Discount-Licensing will not touch the transaction, which becomes a straightforward transfer from Company A to Company B. The software licences are sold at a percentage of the full cost with Discount-Licensing taking a broker's percentage for setting up and handling the transaction. The all-important Microsoft product keys are supplied as part of the deal, and Company B can start running its new application.

"There is a busy trade in disused software licence stock, which I believe will now grow exponentially with the pre-owned Select licence market", Unwin told, "and with older versions of software, such as Office 2000, which is really popular".

Microsoft defines its Select License as being aimed at organisations with 250 or more desktop PCs, and based on a "forecast licensing model in which usage is measured against the forecast".

Topic: Tech Industry


Colin Barker is based in London and is Senior Reporter for ZDNet. He has been writing about the IT business for some 30-plus years. He still enjoys it.

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  • I have a query on this one.

    "... introduce a clause into its software licences to make the re-selling of licences expressly forbidden."

    If I buy a product, I own it. If I decide to sell it again, I can. Are we now saying that corporations can change, or overwrite, the whole concept of ownership of a purchased product? Aren't there laws about this?

    Are 'Terms and Conditions' now more governing than the law? Or is there something in the law that allows them to be?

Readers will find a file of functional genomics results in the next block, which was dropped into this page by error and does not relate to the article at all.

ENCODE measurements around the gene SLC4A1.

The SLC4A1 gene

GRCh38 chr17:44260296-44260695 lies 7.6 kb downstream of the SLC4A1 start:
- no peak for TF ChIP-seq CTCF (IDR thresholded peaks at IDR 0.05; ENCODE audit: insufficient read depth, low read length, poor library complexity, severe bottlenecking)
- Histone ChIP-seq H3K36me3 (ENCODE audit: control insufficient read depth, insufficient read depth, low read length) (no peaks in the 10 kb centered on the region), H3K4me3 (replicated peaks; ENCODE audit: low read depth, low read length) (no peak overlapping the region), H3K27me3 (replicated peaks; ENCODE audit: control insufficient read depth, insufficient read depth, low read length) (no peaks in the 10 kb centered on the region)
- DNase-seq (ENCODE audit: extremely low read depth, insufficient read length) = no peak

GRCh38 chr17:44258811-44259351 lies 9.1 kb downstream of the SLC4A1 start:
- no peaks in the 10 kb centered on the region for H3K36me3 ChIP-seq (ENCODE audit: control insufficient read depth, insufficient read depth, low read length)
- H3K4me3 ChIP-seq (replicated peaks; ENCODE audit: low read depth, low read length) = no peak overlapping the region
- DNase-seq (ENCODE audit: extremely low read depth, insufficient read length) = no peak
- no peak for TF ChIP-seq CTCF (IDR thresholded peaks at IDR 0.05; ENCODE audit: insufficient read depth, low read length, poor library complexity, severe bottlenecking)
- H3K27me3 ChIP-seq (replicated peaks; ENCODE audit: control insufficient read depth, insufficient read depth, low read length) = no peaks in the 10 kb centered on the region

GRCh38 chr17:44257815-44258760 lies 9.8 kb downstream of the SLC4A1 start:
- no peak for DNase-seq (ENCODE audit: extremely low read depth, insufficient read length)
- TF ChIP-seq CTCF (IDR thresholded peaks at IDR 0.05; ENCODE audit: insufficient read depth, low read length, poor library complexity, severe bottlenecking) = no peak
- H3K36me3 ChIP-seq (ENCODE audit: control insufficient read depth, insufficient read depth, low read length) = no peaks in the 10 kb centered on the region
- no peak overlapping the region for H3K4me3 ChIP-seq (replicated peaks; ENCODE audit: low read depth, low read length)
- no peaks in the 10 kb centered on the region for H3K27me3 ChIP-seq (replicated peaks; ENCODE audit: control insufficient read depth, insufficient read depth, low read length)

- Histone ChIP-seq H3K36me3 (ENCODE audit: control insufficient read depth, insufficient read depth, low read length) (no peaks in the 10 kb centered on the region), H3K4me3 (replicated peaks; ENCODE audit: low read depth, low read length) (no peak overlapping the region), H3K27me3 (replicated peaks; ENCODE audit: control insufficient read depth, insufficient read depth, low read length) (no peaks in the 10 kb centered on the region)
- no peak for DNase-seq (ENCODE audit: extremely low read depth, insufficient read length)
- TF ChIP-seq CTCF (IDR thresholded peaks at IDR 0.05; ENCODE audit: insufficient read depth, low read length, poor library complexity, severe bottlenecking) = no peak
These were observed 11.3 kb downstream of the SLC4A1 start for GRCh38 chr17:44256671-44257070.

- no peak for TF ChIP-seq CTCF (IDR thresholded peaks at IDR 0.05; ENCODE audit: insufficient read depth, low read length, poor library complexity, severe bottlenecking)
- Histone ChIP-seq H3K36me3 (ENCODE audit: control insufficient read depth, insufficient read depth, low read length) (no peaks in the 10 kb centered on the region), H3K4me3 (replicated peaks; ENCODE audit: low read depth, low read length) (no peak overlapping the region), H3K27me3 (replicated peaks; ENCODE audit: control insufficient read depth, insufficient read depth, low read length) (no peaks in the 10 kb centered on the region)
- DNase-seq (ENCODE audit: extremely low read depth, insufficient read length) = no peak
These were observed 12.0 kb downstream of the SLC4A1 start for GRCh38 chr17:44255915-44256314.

And why are we putting up with being given 'Terms' to comply with that stop us re-selling our goods second-hand, and at the same time say that if the product doesn't work or causes damage the company isn't liable?

    It seems to me that they're having their cake, eating it, and giving us the washing up.

    I use Ubuntu now and wouldn't mind selling my XP licence that I've legitimately paid for and therefore own.
  • It is only true up to a point

    Thanks for the talkback. The first point to be clear on is that all you buy is a license to use the software. The software is owned by Microsoft and they will always own it.
    Your license is subject to the terms and conitions set out by Microsoft. Until October 2007, Microsoft did allow the transfer of these licenses (look for the Ts&Cs on the Microsoft web-site which you will find underlicensing).
    So assuming you bought your software before the deadline, and as it is XP we are talking about we can assume you did, then you can sell the software.
    However, it may not be worth a great deal. You can look for second-hand Microsoft software on the web. The site is a good place to start except that they only deal with large multiple licenses. Nevertheless, it does contain a lot of general informaion that might be useful.
    One word of warning. There is a lot of stolen software out there that could get you into trouble very quickly so the usual replies. They are simply to be very careful about dealing with any company until you have made some checks into their validity, how long they have been in business, the information on their sites must be genunine and not just appear that way and so on.
    Colin Barker